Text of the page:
ATC system operator shares salsa, kindness as Salsa Claus
It’s rare to find Senior System Control Operator Victor Cardoso without a glass jar full of homemade salsa. He makes batches in bulk at his home in Illinois. Then, he brings the jars with him wherever he goes – to American Transmission Co. in Pewaukee, Wis., where he helps maintain and operate the electric transmission grid; to his favorite Cheers-style restaurant and bar near his home; to visit his children and grandchildren.
He calls himself Salsa Claus. The labels glued to the lids of his glass jars feature the moniker, along with a photo of Cardoso with a large sombrero and a superimposed white beard. Instead of garland on his Santa Claus t-shirt, it’s a jalapeño. The text on the bottom of the label reads, “Good or Bad even the naughty deserve to celebrate!”
His salsa, though, isn’t for sale. That’s because for Cardoso, it’s not just about the salsa. It’s about the conversation and spreading kindness.
“I give it away, and I just say, ‘Do something nice for somebody. I don’t care what you do, just do it.’”
Cardoso’s outlook is rooted in his past. His parents and four brothers and sisters emigrated to the U.S. from Mexico in 1959 when Cardoso was 11 years old. They had no money, and didn’t speak English. They made their home in East Moline, Ill., where Cardoso went to high school and excelled in math.
“I came to this country, and this country was really good to us. So this is my way of sharing.”
Years later, Cardoso found the utility industry a good fit for his personality and proclivity for numbers. He worked as a substation electrician for 20 years before becoming a system operator. He started with American Transmission Co. in 2001 when the company formed. As a system control operator, he works 12-hour shifts on a rotating schedule, splitting his time between work in Pewaukee, Wis., and his home in Illinois. He says it’s a schedule that works for him and allows him the flexibility to spend hours in the kitchen.
“I don’t like routines. Being a system operator allows me to not have a routine. Making my salsa is not a routine; I do it when I feel like it or when somebody wants it,” he said.
Cardoso’s salsa recipe has evolved over the past 40 years when a friend first gave him a recipe for fresh salsa. Today, he draws inspiration from friends and family, customizing the ingredients and heat level to whoever he’s making it for. There are three spice levels – “Naughty Hot,” “Original” and “Nice Mild” – but he says he will make the salsa any way upon request. He once stayed up all night to create a new salsa verde with green tomatoes for a friend who is allergic to red tomatoes. He doesn’t look up recipes, instead opting to try new flavor combinations on his own.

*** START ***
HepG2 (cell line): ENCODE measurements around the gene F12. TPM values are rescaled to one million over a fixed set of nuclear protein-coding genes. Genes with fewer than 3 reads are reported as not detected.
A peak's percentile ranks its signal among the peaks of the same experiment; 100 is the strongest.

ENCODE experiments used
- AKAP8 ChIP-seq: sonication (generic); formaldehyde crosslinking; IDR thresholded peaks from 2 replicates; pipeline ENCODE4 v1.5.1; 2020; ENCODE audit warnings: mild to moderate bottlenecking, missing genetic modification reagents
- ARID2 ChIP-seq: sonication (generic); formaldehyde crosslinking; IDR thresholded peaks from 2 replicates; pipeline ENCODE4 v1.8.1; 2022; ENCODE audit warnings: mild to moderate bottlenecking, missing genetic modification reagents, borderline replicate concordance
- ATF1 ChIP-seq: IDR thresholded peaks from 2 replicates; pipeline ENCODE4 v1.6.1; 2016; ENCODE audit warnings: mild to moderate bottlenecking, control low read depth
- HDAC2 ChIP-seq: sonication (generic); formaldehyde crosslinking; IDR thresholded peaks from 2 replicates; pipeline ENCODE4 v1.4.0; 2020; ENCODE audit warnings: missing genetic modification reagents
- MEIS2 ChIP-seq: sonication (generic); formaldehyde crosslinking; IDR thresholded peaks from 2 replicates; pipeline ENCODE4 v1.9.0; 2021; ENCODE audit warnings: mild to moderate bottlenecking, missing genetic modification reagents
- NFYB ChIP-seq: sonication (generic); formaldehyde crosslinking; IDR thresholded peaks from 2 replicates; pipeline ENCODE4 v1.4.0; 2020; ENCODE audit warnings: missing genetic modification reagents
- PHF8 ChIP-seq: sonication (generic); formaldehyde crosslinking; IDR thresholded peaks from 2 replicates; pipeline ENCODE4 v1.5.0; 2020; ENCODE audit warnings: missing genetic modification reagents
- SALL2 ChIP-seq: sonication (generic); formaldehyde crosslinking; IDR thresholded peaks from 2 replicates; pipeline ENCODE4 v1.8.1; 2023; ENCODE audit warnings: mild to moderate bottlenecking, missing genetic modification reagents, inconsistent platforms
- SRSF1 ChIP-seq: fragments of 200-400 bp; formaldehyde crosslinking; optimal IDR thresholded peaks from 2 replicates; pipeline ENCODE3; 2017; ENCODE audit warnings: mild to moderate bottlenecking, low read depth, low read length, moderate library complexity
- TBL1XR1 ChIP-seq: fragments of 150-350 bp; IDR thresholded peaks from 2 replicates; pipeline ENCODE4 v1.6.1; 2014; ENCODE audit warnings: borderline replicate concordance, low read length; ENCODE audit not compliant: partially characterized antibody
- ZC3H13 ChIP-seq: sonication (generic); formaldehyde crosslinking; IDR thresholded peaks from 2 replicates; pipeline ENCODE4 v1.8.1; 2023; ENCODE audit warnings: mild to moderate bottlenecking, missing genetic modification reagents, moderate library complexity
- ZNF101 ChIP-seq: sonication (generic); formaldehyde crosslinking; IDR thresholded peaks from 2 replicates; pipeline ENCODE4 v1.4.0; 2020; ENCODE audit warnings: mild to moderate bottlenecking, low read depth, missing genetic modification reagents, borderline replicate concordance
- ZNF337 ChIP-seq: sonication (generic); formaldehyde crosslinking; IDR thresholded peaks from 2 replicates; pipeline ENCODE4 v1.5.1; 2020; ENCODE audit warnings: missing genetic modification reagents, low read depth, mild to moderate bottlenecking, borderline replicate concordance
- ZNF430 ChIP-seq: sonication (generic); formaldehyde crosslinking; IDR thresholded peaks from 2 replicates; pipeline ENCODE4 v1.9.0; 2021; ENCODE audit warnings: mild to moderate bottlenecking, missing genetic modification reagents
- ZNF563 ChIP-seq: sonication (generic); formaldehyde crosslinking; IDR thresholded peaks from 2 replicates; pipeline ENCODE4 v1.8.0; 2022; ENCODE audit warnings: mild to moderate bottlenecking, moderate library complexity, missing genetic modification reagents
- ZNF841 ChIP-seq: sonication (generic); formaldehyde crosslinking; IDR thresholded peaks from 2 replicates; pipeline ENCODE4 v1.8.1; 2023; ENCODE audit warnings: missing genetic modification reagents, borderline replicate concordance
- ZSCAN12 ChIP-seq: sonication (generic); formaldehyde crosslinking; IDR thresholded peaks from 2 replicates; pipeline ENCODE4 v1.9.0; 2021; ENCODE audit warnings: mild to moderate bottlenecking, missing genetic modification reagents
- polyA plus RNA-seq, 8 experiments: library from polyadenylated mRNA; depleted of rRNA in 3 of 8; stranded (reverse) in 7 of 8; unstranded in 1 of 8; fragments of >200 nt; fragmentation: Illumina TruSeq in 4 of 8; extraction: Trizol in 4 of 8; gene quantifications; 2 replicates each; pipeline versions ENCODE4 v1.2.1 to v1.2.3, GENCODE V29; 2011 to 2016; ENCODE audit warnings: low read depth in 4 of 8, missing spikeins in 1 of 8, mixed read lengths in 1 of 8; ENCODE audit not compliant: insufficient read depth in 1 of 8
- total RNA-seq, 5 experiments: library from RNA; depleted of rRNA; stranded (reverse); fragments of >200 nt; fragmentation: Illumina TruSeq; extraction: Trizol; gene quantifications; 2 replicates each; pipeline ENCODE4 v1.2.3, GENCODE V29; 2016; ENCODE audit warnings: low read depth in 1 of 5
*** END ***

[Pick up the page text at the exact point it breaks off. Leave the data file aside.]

“It’s a hobby. It’s a way of meditating. So when I start experimenting with flavors, I’m in my kitchen for hours; I just get wrapped up in my own world, and I just start making it. It’s a form of relaxation for me. I’ve had people tell me it’s the best salsa they’ve ever had. What a compliment.”
Over the years, he has served on the boards of a number of charitable organizations, and his family was a foster family. He has donated his salsa to help with fundraisers, like one for the Youth Service Bureau of Rock Island County. He says his salsa is for everyone.
“I don’t care who they are. I’ve given my salsa to multimillionaires. I’ve given my salsa to people who don’t have a whole lot. If you like it, I’ll give it to you.”
Today, Cardoso uses his salsa as a way to start conversations. He says he just wants people to talk to each other and learn about each other. He says salsa is one way to make that happen.
“There’s a lot of ugly things going on in this world. There are issues that people are upset about. People are antagonizing each other. There’s bad feelings. I don’t want to have anything to do with it. I just want to do something that’s fun that’s not harmful, and it turned into this.”